Wednesday, May 30, 2012

Lightroom 4.1 and the Fuji X-Pro1 - oh dear.....

In my series of posts about demosaicing the Fuji X-Pro1's X-Trans sensor, I pointed out considerable chroma smearing in the the raw conversion from a beta version of Adobe Camera Raw. I also clearly pointed out that a beta is, well, a beta, and that hopefully the Camera Raw team would improve the situation in a final release. But I also pointed out that I very much doubted whether Adobe would have allowed DPReview access to a beta that wasn't a good representation of the final product.

Lightroom 4.1 final is now out, with support for the Fuji X-Pro1, so we can expect a final version of ACR with X-Pro1 support very soon as well. (For those that don't know, ACR and Lightroom share a common raw conversion engine, and releases track closely.)

Sadly, the Lightroom final release shows exactly the same chroma smearing as the ACR beta. A crop of the comparable area shown in the original posts is below.

BTW, Lightroom does an excellent job in many other respects - the diagonal edges of the paperclips are just amazingly clean - I very much doubt that any other raw converter could match them. But the chroma is a mess!!

Turns out that X-Trans sensor really wasn't a good idea.

Updated 7 June 2012 - also see this post

Lightroom 4.1 final, Fuji X-Pro1

11 comments:

Admin - SBNG said...

Well, that does it. I'm selling my rubbish X Pro 1 today.

If Adobe can't get it right, nobody can.

But hang on... how do Fuji manage such fabulous RAW conversion to jpeg in camera?

X-Trans sensor not a good idea? I agree. And the internal combustion engine, sliced bread and the mouse trap were also pretty off the mark.

Braeside said...

Its odd that SilkyPix and the out of camera JPGs are actually producing more detail and less watercolour painting effects on foliage than this super LR4.1 that everyone has been waiting for like the second coming.

imagefoundry said...

Hi Sandy -

I too was playing with the new ACR this morning, results are pretty gruesome in certain situations (have a look at this:
http://db.tt/k0qScmMa).
This boggles my mind somewhat; I would have thought that introducing a new RGB pattern means developing the math to process it but that does not appear to be the case.

To be fair, in the areas where colour smearing is not an issue, the amount of detail is pretty spectacular on X-Pro1 - this is undoubtedly due to lack of AA filter.

Sandy said...

Yes, gruesome is about the only way to describe some of the results(!)

The thing is, in many ways, the X-Pro1's sensor is actually pretty good - noise, especially at high ISO is really good, etc.

It's just a bit of a mystery why Fuji went with the non-standard pattern if the end results weren't going to be there. SILKYPIX arrears to be "best of breed", and certainly manages a better balance than LR 4.2, but it still doesn't show any major advantage across the board - it's good in some places, but not consistently so.

imagefoundry said...

I have a feeling, given the current state of the affairs with other raw converters, that if you were to make a PC and/or Mac version of PhotoRaw and stick a $49.99 price on it, you'll sell a lot of software.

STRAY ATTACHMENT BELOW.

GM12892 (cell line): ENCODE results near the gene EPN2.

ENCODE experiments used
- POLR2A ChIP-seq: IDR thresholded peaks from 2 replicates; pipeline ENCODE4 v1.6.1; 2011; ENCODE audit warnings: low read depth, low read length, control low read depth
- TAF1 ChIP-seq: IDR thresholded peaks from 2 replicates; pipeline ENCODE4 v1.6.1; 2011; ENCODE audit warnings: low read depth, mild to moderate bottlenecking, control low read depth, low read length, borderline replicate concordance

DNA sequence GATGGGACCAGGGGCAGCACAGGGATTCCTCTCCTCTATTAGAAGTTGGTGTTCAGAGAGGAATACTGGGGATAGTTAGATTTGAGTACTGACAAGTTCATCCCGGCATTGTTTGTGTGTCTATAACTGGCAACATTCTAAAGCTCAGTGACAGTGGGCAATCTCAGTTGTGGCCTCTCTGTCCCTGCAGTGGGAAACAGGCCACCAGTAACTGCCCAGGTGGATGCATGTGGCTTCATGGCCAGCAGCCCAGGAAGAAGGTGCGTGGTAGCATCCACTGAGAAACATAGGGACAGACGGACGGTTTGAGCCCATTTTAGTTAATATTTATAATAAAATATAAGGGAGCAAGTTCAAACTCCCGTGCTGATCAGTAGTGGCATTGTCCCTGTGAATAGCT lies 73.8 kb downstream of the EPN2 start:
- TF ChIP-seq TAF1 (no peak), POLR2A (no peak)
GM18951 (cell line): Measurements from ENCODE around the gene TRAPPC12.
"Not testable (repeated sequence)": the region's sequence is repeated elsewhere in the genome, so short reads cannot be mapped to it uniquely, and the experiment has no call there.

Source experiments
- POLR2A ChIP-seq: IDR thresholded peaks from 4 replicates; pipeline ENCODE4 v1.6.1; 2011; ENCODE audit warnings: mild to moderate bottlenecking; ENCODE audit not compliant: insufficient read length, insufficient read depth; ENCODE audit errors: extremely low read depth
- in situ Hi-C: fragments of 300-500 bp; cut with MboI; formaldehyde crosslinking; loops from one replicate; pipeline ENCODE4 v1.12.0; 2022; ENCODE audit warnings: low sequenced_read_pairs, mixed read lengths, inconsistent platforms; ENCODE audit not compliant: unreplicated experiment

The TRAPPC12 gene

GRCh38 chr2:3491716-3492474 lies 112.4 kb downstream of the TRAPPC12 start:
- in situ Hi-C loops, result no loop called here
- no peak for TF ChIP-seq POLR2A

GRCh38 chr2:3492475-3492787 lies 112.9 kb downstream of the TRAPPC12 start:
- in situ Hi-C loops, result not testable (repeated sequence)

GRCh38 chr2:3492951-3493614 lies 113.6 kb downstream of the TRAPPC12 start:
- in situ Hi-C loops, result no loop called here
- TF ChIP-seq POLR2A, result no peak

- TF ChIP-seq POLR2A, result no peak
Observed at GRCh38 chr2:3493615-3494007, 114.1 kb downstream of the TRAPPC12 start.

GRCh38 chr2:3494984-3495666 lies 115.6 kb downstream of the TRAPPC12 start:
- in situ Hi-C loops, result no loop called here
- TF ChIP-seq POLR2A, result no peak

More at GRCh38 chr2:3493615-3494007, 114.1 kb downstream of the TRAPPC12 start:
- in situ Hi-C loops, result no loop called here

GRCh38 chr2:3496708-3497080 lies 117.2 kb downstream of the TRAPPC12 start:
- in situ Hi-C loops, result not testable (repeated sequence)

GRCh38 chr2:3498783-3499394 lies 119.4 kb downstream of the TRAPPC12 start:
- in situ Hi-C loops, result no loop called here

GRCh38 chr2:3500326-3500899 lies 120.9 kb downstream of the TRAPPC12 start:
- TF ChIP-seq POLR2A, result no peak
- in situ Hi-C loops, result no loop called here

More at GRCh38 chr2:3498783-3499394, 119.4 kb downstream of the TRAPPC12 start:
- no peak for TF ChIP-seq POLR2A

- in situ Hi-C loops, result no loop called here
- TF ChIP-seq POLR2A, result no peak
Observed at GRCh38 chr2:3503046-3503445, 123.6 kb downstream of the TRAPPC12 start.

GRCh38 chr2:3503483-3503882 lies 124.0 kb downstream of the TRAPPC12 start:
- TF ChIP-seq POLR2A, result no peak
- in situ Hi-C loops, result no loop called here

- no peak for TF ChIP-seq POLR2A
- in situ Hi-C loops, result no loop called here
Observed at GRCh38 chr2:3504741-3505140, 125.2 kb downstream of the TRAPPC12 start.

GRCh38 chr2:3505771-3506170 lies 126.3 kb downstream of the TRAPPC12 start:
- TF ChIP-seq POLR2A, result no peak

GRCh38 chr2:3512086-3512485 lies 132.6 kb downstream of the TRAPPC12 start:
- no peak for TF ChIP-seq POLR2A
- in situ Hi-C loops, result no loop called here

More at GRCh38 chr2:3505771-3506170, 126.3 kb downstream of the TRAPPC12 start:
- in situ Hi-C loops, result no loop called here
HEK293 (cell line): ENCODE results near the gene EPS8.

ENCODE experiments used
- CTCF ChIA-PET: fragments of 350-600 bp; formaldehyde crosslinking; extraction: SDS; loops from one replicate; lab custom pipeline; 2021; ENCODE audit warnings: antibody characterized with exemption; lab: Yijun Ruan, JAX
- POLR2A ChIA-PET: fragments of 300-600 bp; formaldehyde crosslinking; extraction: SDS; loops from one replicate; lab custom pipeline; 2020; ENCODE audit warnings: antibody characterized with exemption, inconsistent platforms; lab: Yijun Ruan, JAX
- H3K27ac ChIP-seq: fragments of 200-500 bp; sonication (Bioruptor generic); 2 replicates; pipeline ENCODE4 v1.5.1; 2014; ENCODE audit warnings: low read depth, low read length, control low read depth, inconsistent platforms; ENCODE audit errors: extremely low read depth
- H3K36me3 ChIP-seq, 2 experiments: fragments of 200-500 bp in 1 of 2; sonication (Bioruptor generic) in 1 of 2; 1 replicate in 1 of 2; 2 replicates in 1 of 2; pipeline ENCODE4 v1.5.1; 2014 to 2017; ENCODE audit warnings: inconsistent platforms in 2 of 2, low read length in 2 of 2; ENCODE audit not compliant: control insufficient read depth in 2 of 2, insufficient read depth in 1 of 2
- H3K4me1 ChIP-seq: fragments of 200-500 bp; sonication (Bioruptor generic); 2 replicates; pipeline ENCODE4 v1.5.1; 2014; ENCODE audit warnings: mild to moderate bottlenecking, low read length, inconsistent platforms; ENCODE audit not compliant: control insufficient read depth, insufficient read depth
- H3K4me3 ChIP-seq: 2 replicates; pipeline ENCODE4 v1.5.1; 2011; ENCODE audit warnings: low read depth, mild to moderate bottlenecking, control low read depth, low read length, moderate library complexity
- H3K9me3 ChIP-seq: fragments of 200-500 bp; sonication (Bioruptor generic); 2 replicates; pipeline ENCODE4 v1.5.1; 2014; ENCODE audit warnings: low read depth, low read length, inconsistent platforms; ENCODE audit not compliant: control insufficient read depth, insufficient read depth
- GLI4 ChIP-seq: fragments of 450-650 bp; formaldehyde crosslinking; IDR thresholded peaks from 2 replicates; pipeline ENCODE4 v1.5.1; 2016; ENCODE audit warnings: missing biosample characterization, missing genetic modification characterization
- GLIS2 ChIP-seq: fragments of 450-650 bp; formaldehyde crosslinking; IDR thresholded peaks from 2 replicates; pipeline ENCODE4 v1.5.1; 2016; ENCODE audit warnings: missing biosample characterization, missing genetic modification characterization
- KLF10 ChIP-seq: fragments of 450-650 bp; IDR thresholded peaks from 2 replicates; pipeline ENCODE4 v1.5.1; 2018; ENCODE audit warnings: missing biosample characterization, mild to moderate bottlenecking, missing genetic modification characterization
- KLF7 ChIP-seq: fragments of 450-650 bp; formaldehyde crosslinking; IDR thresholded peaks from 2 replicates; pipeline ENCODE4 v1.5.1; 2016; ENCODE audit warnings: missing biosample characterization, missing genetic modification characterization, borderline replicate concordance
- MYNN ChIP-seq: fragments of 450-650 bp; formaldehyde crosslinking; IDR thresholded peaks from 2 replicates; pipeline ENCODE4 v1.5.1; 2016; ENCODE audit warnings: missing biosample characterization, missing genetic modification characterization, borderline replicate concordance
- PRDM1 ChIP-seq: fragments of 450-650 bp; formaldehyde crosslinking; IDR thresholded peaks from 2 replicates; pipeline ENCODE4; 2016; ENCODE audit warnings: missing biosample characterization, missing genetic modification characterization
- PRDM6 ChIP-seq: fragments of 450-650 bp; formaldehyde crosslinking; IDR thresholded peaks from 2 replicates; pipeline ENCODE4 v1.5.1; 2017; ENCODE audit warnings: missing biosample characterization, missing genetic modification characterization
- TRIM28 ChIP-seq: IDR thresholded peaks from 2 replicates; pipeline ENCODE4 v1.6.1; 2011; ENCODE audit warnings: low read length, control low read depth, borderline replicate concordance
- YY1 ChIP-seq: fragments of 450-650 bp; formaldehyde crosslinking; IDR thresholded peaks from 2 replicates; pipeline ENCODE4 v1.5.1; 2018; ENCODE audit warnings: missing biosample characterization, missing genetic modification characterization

You could also make a raw-to-grayscale conversion tool (green channel *does* look smooth) and call it a "Fuji Monochrom". Okay, that was a joke :)

Alex said...

What I don't get, is that overall the direct in camera JPG has the best output.
Maybe ACR is missing something in the algorithm so far, if the camera engine can pull it off, then computer algorithm ought to be able to replicate the results.

dev* said...

I'd say the end results are there, we see them in the in-camera processing. Adobe seems to have half-arsed its work so far on this camera. Diagonals may look good, but curves and straight lines don't. There are artifacts consistent with pixel smoothing effects, and major color artifacts showing up in other people's conversions. It is, quite simply, broken as-is. I don't think they've worked with fuji at all so far.

Nothing is wrong with the sensor concept, it's an experiment that has been a long time coming. We need adobe to take it seriously.

Gavin LISTER said...

I have a bad feeling this may turn into a Fujigate scandal.

Why would Adobe release something as bad as this unless they could not do better. There was a lot of discussion on the beta ACR and how below par it was and suddenly they release a final version like this. Maybe this sensor is simply not what it is cracked up to be and may never be with regard to RAW files. Sure we all love the jpegs but I for one didn’t spend a heap of money for a jpeg only camera.

I think Fuji needs to come clean and give some kind of statement as to why there is such a problem with RAW files and how or if this is being looked at. At the moment I feel very frustrated that we are being kept in the dark about possibly a monumental cover up!!

Denis Cheremisov said...

> But hang on... how do Fuji manage such fabulous RAW conversion to jpeg in camera?

Personally, I don't like their colors at all. They are dull. In each direct comparison at base ISO I've seen fuji xpro-1 shots had the worst colors.

Denis Cheremisov said...

> SILKYPIX arrears to be "best of breed"

Silky produces evident color artifacts. Still, colors are underwhelming.

Denis Cheremisov said...

> Nothing is wrong with the sensor concept

What? Color depth reduction is "nothing"?